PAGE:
Oregon has shown a number of Inside Zone and Power Plays in the past and I always kept an eye out for a classic Trap Play. I never noted one until going through games of 2011—and there it is! The Chip Kelly Spread Offense has a Trap Play in its Offensive arsenal, and it’s fun to see how it is a different play from the Power Play.
Note how we pull a guard, (Asper) against Cal (Above) who then goes down the Line of Scrimmage to turn up field and blast a linebacker and create a hole for Barner.
Of course the entire line (Above) made key blocks, but the pulling guard on the LB makes the critical one. Seeing the lane created by the sealing blocks of Paulson, (#42) and Lyerla, are a wonder to behold.
Against Arizona State we see Hamani Stevens pulling to block the Outside Linebacker of the Sun Devils.
Our offensive guard, Stevens, is meeting the linebacker at the corner and blasts him to create the outside lane for Barner to get good yardage.
Barner has broke into the secondary from Hamani’s big block and this serves to wear down a defense through the game. In both cases we are blocking ALL the defensive linemen and using the pulling guard to nail the LB on the outside. So these are POWER PLAYS.
Against Arizona State we have the guard pull and block a down defensive lineman—which is something we don’t do with the Power Play. We are leaving the DE unblocked and instead of Zone Reading him—we are trapping him!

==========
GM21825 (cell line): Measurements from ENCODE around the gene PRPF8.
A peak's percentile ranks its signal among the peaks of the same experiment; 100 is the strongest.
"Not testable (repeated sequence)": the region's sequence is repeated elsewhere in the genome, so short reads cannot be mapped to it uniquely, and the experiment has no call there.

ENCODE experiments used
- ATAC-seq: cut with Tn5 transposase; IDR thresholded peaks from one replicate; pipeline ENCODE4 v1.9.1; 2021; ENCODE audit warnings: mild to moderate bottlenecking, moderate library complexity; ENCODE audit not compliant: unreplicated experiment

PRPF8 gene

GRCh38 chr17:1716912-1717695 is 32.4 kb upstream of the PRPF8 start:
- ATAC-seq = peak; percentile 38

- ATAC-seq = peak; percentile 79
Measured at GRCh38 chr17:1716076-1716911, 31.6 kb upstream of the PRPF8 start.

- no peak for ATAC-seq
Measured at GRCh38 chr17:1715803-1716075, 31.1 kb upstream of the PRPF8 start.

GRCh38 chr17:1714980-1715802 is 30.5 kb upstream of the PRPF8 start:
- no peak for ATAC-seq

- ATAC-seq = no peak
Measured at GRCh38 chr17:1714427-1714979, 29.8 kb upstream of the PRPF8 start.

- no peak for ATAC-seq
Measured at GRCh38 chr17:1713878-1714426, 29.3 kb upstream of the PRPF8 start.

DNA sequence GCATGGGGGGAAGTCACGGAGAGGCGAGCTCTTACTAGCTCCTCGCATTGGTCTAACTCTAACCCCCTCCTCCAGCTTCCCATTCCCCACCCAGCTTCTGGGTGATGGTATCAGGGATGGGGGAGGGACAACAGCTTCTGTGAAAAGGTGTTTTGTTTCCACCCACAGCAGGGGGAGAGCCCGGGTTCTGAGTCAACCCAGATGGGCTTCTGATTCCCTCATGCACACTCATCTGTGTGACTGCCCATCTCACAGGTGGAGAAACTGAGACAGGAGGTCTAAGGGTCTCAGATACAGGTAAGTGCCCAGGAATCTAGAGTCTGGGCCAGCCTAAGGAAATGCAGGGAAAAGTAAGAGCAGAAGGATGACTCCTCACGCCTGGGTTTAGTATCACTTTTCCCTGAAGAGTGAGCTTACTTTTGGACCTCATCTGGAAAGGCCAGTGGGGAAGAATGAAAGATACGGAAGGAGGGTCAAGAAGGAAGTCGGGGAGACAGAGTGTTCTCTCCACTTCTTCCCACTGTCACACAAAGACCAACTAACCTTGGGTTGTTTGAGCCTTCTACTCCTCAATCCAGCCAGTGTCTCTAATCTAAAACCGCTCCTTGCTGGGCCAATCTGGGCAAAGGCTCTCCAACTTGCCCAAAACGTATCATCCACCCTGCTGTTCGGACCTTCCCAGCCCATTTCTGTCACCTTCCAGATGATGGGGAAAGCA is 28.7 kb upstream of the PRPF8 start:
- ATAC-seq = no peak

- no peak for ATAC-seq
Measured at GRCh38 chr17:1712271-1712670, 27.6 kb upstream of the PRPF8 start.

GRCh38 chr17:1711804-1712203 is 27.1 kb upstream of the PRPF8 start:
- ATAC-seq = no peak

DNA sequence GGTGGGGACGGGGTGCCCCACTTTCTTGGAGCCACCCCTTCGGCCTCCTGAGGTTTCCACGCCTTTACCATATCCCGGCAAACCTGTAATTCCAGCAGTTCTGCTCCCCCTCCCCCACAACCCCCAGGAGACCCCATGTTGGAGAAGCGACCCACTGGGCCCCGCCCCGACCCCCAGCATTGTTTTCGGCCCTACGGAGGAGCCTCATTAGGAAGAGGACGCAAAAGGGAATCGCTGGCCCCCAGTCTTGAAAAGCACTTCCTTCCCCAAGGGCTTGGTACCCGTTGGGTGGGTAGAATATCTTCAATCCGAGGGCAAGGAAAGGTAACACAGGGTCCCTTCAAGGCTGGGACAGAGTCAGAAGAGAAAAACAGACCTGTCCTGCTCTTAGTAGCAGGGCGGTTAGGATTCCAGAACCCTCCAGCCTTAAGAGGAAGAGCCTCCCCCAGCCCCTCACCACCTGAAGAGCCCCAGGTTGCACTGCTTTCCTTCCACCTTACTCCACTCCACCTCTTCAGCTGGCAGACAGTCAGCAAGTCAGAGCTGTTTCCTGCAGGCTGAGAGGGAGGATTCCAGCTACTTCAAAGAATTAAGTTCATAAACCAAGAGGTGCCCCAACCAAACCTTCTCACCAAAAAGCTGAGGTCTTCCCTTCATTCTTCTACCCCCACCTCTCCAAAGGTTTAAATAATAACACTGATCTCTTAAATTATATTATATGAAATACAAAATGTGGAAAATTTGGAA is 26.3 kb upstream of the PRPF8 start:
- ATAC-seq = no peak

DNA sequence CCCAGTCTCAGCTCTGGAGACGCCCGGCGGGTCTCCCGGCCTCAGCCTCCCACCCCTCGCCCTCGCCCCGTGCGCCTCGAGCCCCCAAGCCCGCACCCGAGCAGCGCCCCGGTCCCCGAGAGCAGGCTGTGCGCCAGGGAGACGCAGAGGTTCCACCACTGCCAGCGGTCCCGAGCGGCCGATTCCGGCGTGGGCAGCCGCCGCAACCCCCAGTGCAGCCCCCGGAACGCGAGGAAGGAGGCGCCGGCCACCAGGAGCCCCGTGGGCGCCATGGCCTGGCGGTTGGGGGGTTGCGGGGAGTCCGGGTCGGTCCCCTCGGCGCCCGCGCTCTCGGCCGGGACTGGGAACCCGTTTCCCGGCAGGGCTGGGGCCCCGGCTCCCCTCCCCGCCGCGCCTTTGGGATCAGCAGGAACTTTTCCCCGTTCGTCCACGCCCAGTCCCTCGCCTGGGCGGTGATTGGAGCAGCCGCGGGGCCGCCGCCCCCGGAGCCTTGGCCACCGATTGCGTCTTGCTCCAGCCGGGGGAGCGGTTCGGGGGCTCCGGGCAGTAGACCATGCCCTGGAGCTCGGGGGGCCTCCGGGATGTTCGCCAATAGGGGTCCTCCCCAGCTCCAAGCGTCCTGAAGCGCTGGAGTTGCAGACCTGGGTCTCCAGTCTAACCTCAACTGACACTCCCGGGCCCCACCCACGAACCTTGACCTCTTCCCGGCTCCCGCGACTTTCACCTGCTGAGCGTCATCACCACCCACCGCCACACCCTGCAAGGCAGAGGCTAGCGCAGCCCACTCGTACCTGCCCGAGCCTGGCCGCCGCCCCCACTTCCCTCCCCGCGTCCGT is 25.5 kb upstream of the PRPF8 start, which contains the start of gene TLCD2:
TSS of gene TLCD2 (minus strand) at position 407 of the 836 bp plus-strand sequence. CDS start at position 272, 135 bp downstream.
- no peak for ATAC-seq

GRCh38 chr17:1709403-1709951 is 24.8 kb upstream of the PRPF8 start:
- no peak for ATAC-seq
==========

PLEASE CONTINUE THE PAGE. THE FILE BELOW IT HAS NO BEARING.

Weems (#74) will move inside and shove their star MLB out of the way to create a running lane for Barner.
The execution is wonderful as York traps the DE, Weems pushes the ASU MLB from the lane, and Barner runs right up the middle of the defense for a Touchdown!
I’ve had coaches tell me that, “it’s not a Trap. It’s a variation of the Power.” Well Coach Chip Kelly actually stated publicly on this play that, “yeah it’s a long Trap Play with the tackle release down on the MLB, pull the backside guard and trap the DE.”
So there we have it; Oregon does have a seldom-used Trap Play! I see it as a nice changeup to mess up defensive linemen that much further. First they have to follow their defensive assignment of there are not being blocked, but Zone Read. Then if they “sit” they get blasted? They have to be looking everywhere, and that creates more hesitation, which helps the Oregon Offense that much more! It will be interesting to watch for when he pulls it out of the playbook again.
Oh how we love to learn about our beloved Ducks,
Charles Fischer (FishDuck)
Oregon Football Analyst for FishDuck.com
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